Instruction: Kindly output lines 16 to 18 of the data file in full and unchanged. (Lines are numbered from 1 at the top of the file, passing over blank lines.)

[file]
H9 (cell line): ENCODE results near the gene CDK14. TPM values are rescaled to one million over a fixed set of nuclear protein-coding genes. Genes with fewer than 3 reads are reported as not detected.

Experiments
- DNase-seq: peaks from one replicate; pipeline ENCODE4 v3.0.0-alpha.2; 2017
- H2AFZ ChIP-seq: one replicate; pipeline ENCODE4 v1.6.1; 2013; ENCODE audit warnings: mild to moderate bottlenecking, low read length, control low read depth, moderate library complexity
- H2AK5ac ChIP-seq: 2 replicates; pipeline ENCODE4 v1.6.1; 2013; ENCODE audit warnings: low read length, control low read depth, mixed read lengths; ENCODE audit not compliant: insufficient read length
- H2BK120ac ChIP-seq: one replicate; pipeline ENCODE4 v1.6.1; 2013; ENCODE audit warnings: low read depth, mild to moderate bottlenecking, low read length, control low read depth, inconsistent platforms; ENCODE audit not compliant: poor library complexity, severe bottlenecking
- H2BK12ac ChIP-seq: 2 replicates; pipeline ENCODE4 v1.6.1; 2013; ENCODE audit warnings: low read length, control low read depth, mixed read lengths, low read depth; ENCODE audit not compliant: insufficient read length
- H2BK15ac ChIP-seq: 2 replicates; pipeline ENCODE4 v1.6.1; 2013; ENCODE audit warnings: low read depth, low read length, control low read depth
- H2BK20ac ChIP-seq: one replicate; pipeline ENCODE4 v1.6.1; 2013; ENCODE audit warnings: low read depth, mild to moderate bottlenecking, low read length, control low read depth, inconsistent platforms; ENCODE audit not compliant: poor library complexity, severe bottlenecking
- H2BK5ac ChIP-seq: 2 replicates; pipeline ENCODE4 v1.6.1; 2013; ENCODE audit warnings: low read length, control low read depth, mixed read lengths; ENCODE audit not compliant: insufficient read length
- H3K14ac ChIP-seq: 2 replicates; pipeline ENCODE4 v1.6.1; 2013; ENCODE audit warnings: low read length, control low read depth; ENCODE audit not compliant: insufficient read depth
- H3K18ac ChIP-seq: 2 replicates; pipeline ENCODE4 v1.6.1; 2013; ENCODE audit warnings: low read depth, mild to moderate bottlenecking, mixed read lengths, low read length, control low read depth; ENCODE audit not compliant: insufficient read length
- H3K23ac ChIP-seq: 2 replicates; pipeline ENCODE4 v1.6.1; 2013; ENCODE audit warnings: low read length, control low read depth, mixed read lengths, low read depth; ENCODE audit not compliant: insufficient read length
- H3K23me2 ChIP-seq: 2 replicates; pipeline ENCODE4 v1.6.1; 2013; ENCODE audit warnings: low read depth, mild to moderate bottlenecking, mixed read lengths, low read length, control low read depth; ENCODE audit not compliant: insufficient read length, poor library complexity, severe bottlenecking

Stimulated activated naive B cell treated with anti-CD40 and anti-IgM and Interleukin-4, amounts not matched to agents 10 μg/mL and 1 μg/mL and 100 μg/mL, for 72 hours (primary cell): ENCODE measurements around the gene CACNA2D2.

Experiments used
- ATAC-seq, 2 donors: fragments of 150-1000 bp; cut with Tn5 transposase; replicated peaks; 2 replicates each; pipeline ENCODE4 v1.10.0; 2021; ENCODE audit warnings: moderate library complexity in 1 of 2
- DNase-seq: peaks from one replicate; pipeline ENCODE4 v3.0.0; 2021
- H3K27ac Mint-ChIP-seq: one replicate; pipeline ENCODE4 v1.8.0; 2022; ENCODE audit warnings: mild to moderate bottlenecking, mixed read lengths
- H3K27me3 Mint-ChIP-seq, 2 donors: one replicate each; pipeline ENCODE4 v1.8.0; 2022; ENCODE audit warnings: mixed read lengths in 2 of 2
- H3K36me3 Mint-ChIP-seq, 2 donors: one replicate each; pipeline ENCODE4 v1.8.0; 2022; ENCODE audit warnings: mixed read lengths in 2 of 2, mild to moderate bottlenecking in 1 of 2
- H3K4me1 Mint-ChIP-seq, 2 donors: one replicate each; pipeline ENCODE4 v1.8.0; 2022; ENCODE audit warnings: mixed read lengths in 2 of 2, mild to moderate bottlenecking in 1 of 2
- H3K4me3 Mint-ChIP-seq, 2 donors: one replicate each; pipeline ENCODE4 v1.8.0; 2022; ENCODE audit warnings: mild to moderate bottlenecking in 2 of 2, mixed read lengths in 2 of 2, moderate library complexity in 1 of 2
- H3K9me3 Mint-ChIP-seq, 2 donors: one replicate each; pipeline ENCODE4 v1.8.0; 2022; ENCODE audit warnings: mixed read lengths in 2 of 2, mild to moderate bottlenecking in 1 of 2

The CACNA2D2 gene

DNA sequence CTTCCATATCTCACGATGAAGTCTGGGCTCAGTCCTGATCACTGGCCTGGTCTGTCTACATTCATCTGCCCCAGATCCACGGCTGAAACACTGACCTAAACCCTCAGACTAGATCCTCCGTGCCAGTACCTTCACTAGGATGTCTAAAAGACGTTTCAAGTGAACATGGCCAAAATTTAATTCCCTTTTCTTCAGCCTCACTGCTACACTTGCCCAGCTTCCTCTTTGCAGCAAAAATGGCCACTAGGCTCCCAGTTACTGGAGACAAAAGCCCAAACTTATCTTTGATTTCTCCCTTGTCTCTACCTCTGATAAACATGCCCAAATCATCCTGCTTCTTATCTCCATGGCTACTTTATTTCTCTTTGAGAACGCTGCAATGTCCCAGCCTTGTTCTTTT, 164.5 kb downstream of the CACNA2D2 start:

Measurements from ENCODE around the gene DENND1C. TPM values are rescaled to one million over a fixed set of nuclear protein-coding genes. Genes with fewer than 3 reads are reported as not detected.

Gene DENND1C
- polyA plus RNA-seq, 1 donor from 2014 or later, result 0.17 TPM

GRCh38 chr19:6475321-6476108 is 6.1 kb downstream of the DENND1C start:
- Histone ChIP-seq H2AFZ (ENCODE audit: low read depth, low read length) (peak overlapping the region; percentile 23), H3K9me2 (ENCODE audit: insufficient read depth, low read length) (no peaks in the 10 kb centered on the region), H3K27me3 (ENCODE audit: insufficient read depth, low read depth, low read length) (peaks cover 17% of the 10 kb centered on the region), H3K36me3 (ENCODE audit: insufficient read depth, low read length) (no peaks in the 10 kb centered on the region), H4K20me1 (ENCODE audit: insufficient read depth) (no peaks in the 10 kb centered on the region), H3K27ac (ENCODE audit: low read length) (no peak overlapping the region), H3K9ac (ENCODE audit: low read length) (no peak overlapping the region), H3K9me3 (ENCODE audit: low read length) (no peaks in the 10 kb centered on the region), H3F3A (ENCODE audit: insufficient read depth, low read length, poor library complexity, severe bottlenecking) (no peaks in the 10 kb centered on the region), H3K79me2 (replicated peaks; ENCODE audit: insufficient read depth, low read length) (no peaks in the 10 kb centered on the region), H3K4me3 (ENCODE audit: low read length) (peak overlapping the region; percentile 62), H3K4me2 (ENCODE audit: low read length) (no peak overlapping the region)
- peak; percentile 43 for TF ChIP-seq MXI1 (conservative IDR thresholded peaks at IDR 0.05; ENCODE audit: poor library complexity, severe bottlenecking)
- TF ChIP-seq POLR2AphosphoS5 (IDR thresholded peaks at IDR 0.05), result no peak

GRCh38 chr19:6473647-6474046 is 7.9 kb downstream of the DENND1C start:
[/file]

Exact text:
Experiments used
- ATAC-seq, 2 donors: fragments of 150-1000 bp; cut with Tn5 transposase; replicated peaks; 2 replicates each; pipeline ENCODE4 v1.10.0; 2021; ENCODE audit warnings: moderate library complexity in 1 of 2
- DNase-seq: peaks from one replicate; pipeline ENCODE4 v3.0.0; 2021